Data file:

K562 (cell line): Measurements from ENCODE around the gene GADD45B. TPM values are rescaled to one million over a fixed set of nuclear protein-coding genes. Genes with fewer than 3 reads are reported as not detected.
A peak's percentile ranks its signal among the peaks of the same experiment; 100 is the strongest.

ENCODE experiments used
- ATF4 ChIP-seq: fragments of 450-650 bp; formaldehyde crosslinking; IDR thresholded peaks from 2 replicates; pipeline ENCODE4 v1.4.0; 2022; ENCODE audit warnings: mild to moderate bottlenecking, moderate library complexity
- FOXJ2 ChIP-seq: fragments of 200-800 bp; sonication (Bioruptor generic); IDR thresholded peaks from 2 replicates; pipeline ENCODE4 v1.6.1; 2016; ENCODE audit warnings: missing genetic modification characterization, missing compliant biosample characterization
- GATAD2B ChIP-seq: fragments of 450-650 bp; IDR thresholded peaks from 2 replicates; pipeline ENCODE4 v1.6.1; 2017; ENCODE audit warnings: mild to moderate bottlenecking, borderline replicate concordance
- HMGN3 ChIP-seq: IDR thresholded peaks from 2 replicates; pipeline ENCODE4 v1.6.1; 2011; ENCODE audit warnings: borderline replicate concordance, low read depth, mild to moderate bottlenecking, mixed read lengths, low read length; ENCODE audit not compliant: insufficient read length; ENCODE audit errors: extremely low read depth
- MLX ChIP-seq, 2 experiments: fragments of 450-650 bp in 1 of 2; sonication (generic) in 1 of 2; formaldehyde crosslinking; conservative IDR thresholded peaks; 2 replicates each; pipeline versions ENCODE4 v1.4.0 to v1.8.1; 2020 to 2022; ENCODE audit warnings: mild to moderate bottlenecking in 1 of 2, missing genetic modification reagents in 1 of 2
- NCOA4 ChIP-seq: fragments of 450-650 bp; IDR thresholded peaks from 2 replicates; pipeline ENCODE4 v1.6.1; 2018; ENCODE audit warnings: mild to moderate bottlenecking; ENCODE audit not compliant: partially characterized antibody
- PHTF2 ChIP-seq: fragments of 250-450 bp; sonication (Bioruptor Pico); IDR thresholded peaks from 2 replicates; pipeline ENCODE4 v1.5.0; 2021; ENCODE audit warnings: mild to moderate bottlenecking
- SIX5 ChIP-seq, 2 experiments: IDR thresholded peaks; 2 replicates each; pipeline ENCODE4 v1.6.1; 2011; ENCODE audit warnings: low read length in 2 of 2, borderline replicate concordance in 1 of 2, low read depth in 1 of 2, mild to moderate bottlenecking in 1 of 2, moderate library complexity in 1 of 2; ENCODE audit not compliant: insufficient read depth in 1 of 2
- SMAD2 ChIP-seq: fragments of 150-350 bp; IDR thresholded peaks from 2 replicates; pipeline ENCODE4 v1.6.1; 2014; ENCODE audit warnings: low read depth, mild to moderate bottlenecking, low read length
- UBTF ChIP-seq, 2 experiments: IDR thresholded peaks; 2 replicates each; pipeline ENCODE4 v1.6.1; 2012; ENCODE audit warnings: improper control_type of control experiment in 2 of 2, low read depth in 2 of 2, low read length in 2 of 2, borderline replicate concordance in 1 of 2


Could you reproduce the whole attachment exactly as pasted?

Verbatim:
K562 (cell line): Measurements from ENCODE around the gene GADD45B. TPM values are rescaled to one million over a fixed set of nuclear protein-coding genes. Genes with fewer than 3 reads are reported as not detected.
A peak's percentile ranks its signal among the peaks of the same experiment; 100 is the strongest.

ENCODE experiments used
- ATF4 ChIP-seq: fragments of 450-650 bp; formaldehyde crosslinking; IDR thresholded peaks from 2 replicates; pipeline ENCODE4 v1.4.0; 2022; ENCODE audit warnings: mild to moderate bottlenecking, moderate library complexity
- FOXJ2 ChIP-seq: fragments of 200-800 bp; sonication (Bioruptor generic); IDR thresholded peaks from 2 replicates; pipeline ENCODE4 v1.6.1; 2016; ENCODE audit warnings: missing genetic modification characterization, missing compliant biosample characterization
- GATAD2B ChIP-seq: fragments of 450-650 bp; IDR thresholded peaks from 2 replicates; pipeline ENCODE4 v1.6.1; 2017; ENCODE audit warnings: mild to moderate bottlenecking, borderline replicate concordance
- HMGN3 ChIP-seq: IDR thresholded peaks from 2 replicates; pipeline ENCODE4 v1.6.1; 2011; ENCODE audit warnings: borderline replicate concordance, low read depth, mild to moderate bottlenecking, mixed read lengths, low read length; ENCODE audit not compliant: insufficient read length; ENCODE audit errors: extremely low read depth
- MLX ChIP-seq, 2 experiments: fragments of 450-650 bp in 1 of 2; sonication (generic) in 1 of 2; formaldehyde crosslinking; conservative IDR thresholded peaks; 2 replicates each; pipeline versions ENCODE4 v1.4.0 to v1.8.1; 2020 to 2022; ENCODE audit warnings: mild to moderate bottlenecking in 1 of 2, missing genetic modification reagents in 1 of 2
- NCOA4 ChIP-seq: fragments of 450-650 bp; IDR thresholded peaks from 2 replicates; pipeline ENCODE4 v1.6.1; 2018; ENCODE audit warnings: mild to moderate bottlenecking; ENCODE audit not compliant: partially characterized antibody
- PHTF2 ChIP-seq: fragments of 250-450 bp; sonication (Bioruptor Pico); IDR thresholded peaks from 2 replicates; pipeline ENCODE4 v1.5.0; 2021; ENCODE audit warnings: mild to moderate bottlenecking
- SIX5 ChIP-seq, 2 experiments: IDR thresholded peaks; 2 replicates each; pipeline ENCODE4 v1.6.1; 2011; ENCODE audit warnings: low read length in 2 of 2, borderline replicate concordance in 1 of 2, low read depth in 1 of 2, mild to moderate bottlenecking in 1 of 2, moderate library complexity in 1 of 2; ENCODE audit not compliant: insufficient read depth in 1 of 2
- SMAD2 ChIP-seq: fragments of 150-350 bp; IDR thresholded peaks from 2 replicates; pipeline ENCODE4 v1.6.1; 2014; ENCODE audit warnings: low read depth, mild to moderate bottlenecking, low read length
- UBTF ChIP-seq, 2 experiments: IDR thresholded peaks; 2 replicates each; pipeline ENCODE4 v1.6.1; 2012; ENCODE audit warnings: improper control_type of control experiment in 2 of 2, low read depth in 2 of 2, low read length in 2 of 2, borderline replicate concordance in 1 of 2